Or, if you don't regularly add new information to your website – then again maybe WordPress is more than you need.
The search engines feed on new info and new blog posts.
No matter how well optimized your site is, it will stagnate without new content.
If you don't fully understand SEO – read this beginner's guide to organic search engine optimization to wrap your head around it.
8. You Don't Plan to Start A Blog
Self hosted WordPress is top notch when it comes to starting a blogging business
If a blog is going to be a big part of your website, then maybe you do need it.
But if you just want a website that isn't going to change much – then maybe something easier – like Squarespace – would be the better choice for you.
9. You Don't Need More Functionality for Your Website
If you have plans to add any of these to your blog then self hosted WordPress is the way to go:
- add a podcast,
- a shopping cart,
- or membership functionality
By itself, WordPress does not offer this additional functionality.
But there are premium plugins (yes, you have to pay for them) that you can install.
The point being that you do not have to switch blogging platforms if you want to do more with your site.
10. You Want an All In One Solution
If you don't want to deal with all of the moving parts that come with self hosted WordPress then maybe you should look at a different platform – Squarespace, Weebly, Wix, etc.
Self hosted WordPress is definitely not one stop.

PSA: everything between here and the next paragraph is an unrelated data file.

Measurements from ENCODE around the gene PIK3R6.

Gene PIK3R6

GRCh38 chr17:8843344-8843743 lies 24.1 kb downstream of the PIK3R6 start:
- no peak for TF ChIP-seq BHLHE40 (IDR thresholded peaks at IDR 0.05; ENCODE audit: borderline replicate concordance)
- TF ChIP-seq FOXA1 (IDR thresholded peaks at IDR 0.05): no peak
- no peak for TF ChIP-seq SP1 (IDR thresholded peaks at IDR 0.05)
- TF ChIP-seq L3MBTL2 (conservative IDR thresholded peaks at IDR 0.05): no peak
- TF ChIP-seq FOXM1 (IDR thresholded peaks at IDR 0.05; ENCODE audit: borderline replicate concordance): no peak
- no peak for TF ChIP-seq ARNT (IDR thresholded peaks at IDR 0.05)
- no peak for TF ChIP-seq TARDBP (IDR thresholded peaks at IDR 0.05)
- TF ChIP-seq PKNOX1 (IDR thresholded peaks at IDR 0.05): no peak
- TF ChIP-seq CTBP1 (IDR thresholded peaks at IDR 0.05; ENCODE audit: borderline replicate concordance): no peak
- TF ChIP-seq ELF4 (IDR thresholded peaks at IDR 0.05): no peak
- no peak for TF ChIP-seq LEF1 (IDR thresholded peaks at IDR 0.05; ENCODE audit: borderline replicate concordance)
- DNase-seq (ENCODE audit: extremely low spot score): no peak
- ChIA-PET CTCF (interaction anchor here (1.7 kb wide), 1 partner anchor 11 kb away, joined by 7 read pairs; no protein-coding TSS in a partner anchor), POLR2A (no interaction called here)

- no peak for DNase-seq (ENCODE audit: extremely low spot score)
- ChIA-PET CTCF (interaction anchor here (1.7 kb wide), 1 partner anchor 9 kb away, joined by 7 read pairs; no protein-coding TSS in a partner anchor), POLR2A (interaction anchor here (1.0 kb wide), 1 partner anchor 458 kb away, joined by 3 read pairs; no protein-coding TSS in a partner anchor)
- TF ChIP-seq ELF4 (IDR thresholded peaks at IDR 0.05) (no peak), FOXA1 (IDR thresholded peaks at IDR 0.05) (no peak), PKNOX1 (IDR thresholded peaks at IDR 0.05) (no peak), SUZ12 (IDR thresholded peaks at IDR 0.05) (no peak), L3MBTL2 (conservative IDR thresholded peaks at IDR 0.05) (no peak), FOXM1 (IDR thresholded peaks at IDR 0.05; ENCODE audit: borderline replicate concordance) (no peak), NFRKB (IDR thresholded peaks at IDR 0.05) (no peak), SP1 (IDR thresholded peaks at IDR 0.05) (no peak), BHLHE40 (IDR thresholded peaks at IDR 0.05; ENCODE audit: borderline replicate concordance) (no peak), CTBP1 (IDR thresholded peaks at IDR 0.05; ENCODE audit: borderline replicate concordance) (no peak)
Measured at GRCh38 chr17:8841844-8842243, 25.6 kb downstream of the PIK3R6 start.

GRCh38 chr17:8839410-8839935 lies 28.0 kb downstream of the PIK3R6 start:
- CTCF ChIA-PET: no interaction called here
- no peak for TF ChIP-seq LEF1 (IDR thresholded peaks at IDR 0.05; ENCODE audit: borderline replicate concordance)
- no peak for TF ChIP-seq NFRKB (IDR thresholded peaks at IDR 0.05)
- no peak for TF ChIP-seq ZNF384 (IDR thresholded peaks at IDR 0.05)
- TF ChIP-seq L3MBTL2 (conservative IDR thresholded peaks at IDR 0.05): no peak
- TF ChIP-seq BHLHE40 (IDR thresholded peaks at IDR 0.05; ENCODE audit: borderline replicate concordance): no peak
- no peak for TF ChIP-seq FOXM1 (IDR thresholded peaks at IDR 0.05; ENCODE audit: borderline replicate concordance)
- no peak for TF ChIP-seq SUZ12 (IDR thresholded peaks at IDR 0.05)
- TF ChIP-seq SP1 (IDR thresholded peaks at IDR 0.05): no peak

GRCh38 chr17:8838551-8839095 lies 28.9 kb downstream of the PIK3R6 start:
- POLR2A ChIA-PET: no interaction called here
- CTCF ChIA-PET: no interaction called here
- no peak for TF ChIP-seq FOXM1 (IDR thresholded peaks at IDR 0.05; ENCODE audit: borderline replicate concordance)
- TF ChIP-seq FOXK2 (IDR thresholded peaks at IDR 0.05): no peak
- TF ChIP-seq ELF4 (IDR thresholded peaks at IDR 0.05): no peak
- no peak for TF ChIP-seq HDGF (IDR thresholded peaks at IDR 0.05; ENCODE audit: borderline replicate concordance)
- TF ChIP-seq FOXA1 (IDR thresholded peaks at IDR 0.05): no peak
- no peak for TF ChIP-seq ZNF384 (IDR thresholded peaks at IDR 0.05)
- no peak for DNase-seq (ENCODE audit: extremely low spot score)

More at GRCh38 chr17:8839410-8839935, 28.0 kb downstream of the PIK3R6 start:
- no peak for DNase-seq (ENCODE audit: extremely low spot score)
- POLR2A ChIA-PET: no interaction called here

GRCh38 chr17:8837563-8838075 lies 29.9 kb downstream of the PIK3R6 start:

Yes, those other platforms cost money.
But we've already established that WordPress isn't free either.
11. Your Blog Will Be Updated by Lots of Different People or Volunteers
If your organization is run by volunteers then sometimes one stop shopping is best.
Because self hosted WordPress has so many moving parts, it is hard to take control of the beast.
There are many passwords to keep track of:
- for the domain account,
- the hosting account,
- and the WordPress website itself.
And, equally important, is the matter of payment.
You need to make sure all of the different parts are renewed when they come due.
If you lose control of even one piece, you could lose control of your website.
Self Hosted WordPress is Amazing If You Are Ready for the Responsibility
I don't mean to sound so negative.
Believe me, I am a huge self hosted WordPress fan.
As powerful as it is, I just want to make you aware of the responsibilities involved.
Just like you take your car in for regular maintenance, you must do the same for your website.
I encourage you to first learn about the all the different platforms available to you and the ins and outs of WordPress hosting before you before you blindly start your blog.
Did You Decide Against WordPress?
If you considered WordPress but ultimately chose a different platform – I would love to hear your story.
Please leave a comment below and tell me what platform you chose and why.